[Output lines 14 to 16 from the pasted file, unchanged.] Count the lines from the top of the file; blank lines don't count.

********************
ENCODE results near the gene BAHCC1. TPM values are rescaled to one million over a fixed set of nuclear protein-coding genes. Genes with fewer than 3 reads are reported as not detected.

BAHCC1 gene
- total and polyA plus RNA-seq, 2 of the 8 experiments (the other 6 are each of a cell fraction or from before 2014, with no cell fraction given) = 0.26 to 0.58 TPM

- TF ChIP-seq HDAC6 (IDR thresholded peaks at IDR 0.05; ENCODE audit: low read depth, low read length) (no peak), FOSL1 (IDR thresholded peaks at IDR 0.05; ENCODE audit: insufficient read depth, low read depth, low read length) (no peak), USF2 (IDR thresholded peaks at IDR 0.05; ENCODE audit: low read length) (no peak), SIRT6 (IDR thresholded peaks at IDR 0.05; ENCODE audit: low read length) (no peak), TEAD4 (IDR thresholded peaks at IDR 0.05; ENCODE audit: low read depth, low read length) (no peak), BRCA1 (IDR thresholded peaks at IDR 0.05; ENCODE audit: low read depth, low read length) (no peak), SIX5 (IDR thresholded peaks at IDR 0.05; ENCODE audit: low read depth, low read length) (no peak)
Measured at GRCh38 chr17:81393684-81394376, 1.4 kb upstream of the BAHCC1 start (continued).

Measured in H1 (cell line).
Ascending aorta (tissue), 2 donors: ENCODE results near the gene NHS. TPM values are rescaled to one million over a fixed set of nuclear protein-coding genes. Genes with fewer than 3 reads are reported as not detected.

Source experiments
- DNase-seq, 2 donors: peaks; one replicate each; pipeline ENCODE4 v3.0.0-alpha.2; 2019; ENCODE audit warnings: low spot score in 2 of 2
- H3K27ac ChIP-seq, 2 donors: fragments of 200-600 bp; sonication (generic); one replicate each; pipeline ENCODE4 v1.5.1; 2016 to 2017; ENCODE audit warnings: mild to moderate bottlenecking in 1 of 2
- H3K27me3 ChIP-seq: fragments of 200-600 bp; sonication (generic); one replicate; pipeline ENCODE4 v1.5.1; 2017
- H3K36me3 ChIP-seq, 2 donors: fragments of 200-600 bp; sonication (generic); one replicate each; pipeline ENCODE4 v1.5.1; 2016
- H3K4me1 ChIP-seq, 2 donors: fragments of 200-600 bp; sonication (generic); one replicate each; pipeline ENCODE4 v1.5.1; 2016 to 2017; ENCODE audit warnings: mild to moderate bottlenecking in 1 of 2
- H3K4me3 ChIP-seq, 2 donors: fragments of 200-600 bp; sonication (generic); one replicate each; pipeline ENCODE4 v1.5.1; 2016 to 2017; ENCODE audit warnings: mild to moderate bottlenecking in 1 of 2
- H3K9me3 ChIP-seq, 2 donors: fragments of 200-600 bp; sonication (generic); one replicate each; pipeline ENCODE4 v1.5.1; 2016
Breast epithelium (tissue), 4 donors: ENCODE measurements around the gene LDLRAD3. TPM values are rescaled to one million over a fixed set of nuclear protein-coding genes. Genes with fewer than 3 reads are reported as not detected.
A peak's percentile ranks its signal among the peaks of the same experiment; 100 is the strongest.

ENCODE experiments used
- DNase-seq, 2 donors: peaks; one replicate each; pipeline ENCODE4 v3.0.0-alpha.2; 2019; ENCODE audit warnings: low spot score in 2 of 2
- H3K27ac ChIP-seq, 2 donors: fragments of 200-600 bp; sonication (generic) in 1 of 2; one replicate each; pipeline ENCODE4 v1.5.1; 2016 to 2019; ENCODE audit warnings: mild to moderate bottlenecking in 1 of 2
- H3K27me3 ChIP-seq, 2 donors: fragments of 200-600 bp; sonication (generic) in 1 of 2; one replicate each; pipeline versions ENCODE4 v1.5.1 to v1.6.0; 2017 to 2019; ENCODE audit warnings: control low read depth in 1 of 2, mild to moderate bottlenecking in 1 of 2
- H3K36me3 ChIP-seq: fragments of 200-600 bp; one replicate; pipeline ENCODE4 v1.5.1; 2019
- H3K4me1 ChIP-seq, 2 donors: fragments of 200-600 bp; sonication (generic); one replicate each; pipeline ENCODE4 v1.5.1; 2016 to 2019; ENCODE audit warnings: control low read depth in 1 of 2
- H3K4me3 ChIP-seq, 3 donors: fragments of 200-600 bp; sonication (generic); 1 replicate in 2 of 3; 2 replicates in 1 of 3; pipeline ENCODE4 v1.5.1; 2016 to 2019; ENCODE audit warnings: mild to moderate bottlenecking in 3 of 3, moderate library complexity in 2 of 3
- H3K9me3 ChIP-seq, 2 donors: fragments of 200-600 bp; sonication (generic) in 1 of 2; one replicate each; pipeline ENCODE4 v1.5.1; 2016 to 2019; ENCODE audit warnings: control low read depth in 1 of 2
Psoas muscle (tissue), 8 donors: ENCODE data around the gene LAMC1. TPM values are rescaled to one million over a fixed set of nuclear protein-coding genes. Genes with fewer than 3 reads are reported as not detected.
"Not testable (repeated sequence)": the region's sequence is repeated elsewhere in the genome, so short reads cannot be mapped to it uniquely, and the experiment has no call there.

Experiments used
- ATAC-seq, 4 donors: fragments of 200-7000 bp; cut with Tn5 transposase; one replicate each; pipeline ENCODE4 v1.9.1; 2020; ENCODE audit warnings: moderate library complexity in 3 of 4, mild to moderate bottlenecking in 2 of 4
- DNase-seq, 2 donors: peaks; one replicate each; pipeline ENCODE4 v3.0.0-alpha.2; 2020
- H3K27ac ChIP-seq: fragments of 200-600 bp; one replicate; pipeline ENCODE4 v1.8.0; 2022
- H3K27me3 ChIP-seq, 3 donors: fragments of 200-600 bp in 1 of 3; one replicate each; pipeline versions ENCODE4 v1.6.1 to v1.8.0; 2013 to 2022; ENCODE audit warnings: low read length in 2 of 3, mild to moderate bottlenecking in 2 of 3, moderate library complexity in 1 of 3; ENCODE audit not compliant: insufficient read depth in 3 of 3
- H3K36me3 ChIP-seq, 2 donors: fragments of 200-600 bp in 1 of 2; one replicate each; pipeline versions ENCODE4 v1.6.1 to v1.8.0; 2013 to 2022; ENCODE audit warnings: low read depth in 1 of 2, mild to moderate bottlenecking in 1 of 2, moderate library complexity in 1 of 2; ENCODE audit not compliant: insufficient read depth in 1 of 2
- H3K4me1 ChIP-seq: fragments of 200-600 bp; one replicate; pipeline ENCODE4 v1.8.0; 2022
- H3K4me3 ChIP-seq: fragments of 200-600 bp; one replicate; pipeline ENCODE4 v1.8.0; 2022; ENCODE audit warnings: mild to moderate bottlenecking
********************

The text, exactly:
- H3K4me3 ChIP-seq, 2 donors: fragments of 200-600 bp; sonication (generic); one replicate each; pipeline ENCODE4 v1.5.1; 2016 to 2017; ENCODE audit warnings: mild to moderate bottlenecking in 1 of 2
- H3K9me3 ChIP-seq, 2 donors: fragments of 200-600 bp; sonication (generic); one replicate each; pipeline ENCODE4 v1.5.1; 2016
Breast epithelium (tissue), 4 donors: ENCODE measurements around the gene LDLRAD3. TPM values are rescaled to one million over a fixed set of nuclear protein-coding genes. Genes with fewer than 3 reads are reported as not detected.